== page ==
At MoveOn.org, more than 44,000 have called for the GOP leaders to be arrested for ‘seditious conspiracy’ over the recent government shutdown (and ‘default’ scare). As ZH points out, that’s more people than have signed up for Obamacare.
Needless to say, MoveOn’s petition is a FAIL on several levels: (more…)
Re: the Obamacare, shutdown, budget, default and debt ceiling debates…
I’m sick and tired of people who say that if you debate and disagree with this administration, somehow you’re not patriotic. We need to stand up and say we’re Americans, and we have the right to debate and disagree with any administration.
Oh wait, did I say that? Or some jihadist American Taliban terrorist bomb-throwing hostage-taking TeaBaggerParty Ted Cruz-loving anarchist wingnut grandmother, maybe?
No, it was Hillary Clinton saying it about an earlier administration that was quaintly civil to its critics, compared to the present one.
No discussion is grownup, if the participants don’t know/acknowledge certain facts which President Obama, the Democrats and their media try to have people forget:
The people who run GayPatriot welcome intelligent disagreement with our views. If your disagreement ignores the above facts, sorry but it’s not intelligent.
As the adage goes, “Everyone is entitled to their own opinion, but not their own facts.”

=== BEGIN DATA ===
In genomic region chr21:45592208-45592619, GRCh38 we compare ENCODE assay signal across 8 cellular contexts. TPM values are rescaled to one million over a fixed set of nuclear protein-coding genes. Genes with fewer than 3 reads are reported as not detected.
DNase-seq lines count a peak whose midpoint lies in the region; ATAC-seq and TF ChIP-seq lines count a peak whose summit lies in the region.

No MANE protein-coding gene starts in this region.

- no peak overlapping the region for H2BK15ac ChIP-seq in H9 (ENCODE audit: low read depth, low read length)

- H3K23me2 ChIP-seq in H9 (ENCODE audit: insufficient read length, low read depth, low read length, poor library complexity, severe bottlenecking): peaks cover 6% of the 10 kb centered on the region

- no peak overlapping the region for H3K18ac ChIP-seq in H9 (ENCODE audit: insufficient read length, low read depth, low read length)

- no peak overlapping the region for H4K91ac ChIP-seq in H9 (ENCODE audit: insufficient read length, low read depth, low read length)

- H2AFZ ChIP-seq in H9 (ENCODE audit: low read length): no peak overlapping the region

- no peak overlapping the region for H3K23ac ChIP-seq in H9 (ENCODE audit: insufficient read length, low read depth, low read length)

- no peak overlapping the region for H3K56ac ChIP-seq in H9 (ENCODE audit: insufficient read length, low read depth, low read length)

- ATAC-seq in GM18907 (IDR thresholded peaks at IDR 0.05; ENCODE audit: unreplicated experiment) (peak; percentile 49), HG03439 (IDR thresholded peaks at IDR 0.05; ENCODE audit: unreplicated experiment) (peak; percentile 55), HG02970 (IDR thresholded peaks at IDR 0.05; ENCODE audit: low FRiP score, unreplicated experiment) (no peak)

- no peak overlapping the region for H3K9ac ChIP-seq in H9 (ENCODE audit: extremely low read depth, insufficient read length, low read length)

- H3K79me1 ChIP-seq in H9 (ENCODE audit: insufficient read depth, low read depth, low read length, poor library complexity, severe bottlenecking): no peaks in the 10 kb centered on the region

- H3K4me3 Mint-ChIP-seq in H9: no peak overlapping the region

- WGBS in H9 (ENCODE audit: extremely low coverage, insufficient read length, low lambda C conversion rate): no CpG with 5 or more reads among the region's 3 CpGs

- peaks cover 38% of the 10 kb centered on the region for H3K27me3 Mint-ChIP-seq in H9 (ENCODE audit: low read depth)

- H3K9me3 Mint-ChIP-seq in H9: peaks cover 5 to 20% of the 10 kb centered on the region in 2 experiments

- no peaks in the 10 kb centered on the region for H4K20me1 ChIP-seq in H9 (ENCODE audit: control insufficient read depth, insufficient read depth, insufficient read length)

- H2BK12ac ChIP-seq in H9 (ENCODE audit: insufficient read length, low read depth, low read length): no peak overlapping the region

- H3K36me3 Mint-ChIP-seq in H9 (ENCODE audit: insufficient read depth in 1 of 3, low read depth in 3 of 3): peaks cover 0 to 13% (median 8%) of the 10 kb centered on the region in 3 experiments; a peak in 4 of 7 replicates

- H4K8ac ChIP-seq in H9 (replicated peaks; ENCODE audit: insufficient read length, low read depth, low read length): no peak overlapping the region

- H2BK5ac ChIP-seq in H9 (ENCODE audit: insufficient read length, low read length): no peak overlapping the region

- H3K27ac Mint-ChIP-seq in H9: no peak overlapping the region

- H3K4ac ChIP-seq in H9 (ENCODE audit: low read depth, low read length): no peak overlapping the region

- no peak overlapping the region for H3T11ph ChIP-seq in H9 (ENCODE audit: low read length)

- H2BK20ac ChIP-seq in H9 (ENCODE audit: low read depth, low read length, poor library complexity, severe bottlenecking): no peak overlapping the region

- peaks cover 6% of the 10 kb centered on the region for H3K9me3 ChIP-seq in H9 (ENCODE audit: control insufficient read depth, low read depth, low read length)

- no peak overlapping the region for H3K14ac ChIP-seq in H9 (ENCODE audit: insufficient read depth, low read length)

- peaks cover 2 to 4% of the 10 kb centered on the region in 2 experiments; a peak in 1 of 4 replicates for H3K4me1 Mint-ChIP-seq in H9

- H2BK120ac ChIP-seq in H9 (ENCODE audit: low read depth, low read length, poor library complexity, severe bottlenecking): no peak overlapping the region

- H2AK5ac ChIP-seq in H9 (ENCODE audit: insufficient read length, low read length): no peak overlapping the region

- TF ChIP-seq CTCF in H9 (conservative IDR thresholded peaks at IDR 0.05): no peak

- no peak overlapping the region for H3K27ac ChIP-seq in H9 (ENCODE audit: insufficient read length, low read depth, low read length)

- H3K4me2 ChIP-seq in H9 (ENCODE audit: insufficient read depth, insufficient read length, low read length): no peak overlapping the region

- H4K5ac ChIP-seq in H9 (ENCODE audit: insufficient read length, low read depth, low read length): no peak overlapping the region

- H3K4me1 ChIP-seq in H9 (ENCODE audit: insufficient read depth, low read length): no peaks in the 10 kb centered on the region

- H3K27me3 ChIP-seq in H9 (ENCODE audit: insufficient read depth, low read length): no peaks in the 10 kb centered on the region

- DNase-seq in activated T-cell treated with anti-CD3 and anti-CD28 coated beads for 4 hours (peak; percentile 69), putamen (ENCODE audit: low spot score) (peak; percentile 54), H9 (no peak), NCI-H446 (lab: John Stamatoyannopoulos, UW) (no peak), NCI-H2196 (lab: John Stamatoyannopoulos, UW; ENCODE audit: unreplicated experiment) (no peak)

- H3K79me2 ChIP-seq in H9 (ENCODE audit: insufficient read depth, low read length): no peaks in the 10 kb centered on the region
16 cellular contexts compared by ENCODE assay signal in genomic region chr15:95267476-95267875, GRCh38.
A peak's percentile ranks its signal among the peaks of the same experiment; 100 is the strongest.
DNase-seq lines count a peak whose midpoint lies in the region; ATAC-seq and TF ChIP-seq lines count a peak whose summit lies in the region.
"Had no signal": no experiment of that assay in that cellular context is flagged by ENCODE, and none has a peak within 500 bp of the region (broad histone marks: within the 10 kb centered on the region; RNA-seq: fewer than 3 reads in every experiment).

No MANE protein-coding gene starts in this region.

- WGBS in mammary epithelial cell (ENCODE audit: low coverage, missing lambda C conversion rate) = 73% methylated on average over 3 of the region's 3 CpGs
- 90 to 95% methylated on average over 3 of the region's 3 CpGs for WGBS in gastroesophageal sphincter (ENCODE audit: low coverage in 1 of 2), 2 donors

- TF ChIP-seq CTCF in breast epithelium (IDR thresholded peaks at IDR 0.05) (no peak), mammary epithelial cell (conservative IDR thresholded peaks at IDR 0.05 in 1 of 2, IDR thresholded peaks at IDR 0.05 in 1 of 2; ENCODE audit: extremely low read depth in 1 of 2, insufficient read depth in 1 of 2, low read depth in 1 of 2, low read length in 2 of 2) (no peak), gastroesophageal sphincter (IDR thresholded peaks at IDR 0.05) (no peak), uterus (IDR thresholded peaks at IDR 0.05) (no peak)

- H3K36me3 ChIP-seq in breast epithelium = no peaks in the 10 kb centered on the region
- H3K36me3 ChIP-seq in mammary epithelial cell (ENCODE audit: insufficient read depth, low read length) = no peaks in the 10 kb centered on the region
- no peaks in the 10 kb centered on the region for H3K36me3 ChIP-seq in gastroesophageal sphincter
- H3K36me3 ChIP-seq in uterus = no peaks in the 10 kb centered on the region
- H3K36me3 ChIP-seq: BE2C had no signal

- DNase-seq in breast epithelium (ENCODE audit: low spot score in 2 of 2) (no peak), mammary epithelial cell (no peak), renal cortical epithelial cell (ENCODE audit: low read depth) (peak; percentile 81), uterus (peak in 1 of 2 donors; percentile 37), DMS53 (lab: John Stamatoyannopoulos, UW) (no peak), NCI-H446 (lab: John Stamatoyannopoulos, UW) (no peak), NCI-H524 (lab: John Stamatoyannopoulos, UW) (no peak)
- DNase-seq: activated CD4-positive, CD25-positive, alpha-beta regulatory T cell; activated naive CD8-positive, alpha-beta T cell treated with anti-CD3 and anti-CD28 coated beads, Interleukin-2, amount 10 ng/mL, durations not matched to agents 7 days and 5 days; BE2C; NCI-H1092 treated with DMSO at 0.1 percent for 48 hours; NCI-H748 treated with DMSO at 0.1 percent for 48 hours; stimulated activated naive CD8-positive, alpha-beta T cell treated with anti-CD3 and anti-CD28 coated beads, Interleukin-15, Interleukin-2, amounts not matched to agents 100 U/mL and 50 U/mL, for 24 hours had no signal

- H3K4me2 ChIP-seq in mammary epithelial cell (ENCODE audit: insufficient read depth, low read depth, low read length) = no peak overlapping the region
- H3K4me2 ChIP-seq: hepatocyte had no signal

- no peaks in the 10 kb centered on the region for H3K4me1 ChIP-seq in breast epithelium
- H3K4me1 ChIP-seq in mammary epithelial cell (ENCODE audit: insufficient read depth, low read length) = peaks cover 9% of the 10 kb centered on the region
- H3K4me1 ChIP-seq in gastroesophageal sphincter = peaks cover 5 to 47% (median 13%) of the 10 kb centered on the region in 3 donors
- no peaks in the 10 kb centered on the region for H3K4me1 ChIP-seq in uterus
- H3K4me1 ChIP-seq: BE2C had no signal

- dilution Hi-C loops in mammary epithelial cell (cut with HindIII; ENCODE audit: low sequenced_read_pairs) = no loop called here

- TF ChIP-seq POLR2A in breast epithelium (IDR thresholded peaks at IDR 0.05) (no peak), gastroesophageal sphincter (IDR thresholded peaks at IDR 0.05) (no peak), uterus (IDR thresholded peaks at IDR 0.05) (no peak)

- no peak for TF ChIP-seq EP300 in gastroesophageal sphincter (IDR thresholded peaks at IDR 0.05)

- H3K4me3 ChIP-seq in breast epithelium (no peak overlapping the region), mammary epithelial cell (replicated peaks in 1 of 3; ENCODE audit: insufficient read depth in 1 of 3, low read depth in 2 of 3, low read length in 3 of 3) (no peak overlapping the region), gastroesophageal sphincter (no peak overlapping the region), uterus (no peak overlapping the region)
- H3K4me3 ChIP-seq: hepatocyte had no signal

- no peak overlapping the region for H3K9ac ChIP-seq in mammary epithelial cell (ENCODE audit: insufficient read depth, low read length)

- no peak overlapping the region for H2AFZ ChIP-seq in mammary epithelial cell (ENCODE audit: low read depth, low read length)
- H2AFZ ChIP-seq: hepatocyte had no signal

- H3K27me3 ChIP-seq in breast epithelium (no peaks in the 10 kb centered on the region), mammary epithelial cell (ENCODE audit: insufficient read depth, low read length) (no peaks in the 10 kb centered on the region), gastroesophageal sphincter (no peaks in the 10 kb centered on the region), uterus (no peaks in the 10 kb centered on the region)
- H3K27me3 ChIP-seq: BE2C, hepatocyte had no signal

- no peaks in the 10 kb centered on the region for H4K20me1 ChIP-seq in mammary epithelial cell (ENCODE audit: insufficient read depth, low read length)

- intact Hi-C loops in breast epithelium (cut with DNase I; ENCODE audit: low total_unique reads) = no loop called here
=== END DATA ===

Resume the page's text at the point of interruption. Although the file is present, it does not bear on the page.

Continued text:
NB: Originally, point 2 stated incorrectly that the Senate hadn’t passed a budget since 2009. Error fixed. (thanks Kurt!)
ADDENDUM: 13. Contra Obama, borrowing money “to pay our bills” is NOT paying our bills. When you buy something on credit, have you paid you bill? No, of course not. You’ve merely changed to whom you owe the payment (and perhaps when).
Speaking to construction workers in Rockville, MD today, he said:
Everybody here just does their job, right? You don’t – uh uh – If you’re working here, and in the middle of the day you just stopped and said “You know what, I wanna get something, but I don’t know exactly what I’m gonna get, but I’m just gonna stop working until I get – I’m gonna shut down the whole plant until I get something” – You get fired, right? Because, the deal is, you’ve already gotten hired, you’ve got a job, you’re getting a paycheck, and so you also are getting the pride of doing a good job and contributing to a business and looking out for your fellow workers. That’s what you’re getting.